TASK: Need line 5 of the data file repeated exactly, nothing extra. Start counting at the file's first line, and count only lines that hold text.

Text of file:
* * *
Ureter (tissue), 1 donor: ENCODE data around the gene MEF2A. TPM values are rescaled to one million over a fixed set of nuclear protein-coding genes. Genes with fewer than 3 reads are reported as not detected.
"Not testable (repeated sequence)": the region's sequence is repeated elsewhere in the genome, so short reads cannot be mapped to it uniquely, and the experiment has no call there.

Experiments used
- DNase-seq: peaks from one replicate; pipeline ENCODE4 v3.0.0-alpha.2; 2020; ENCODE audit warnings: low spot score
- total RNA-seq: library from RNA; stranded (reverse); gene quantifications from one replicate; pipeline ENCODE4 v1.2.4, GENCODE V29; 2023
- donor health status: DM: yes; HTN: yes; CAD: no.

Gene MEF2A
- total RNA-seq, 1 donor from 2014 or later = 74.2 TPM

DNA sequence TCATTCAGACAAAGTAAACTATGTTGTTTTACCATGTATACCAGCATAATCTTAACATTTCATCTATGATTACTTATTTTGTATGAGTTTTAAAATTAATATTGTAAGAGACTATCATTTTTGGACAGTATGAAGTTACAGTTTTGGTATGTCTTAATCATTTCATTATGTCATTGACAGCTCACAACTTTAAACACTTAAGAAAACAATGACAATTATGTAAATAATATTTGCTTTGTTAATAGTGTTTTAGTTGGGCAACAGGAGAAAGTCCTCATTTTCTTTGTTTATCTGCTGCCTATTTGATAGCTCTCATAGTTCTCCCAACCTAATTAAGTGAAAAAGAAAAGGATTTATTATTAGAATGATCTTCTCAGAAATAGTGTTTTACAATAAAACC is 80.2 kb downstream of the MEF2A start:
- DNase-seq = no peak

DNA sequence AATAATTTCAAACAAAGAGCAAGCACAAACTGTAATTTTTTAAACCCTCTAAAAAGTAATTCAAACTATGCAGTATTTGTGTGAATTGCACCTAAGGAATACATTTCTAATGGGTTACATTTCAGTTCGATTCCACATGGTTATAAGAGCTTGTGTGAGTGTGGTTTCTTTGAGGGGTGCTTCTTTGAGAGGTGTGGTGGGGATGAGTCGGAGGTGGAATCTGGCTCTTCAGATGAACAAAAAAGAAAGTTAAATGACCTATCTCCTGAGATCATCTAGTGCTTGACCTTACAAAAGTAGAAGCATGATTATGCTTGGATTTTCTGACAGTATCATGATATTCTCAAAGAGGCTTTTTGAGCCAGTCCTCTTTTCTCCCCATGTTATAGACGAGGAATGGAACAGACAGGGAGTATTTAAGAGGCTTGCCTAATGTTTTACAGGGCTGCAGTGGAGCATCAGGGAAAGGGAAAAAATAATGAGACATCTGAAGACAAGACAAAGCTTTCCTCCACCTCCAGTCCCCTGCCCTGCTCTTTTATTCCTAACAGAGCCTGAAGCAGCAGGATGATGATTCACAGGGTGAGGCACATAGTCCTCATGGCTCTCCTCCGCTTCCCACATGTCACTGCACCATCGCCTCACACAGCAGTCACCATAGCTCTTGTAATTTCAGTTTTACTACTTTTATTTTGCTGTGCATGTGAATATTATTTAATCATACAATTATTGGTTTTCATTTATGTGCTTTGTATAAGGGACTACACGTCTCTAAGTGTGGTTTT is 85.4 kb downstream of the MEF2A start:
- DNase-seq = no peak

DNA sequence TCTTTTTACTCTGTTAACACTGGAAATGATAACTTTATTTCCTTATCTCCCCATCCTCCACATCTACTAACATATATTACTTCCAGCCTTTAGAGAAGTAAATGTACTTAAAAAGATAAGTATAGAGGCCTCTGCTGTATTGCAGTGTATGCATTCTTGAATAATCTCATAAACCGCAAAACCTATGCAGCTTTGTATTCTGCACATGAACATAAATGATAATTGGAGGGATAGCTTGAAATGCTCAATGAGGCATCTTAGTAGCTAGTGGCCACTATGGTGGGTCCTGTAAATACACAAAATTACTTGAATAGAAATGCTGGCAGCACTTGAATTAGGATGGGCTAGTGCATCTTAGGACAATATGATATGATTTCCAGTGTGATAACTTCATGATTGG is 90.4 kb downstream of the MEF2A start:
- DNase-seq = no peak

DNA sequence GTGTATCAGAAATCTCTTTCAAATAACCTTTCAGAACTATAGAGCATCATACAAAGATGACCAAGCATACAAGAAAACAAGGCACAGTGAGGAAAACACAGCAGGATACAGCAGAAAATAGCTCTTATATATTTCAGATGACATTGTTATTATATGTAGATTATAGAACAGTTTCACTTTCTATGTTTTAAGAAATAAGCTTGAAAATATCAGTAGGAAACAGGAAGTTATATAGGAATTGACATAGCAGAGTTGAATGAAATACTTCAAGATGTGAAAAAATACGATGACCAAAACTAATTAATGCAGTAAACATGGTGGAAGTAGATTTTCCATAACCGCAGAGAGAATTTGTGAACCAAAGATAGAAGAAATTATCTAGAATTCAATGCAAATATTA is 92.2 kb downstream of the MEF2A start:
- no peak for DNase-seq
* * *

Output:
- total RNA-seq: library from RNA; stranded (reverse); gene quantifications from one replicate; pipeline ENCODE4 v1.2.4, GENCODE V29; 2023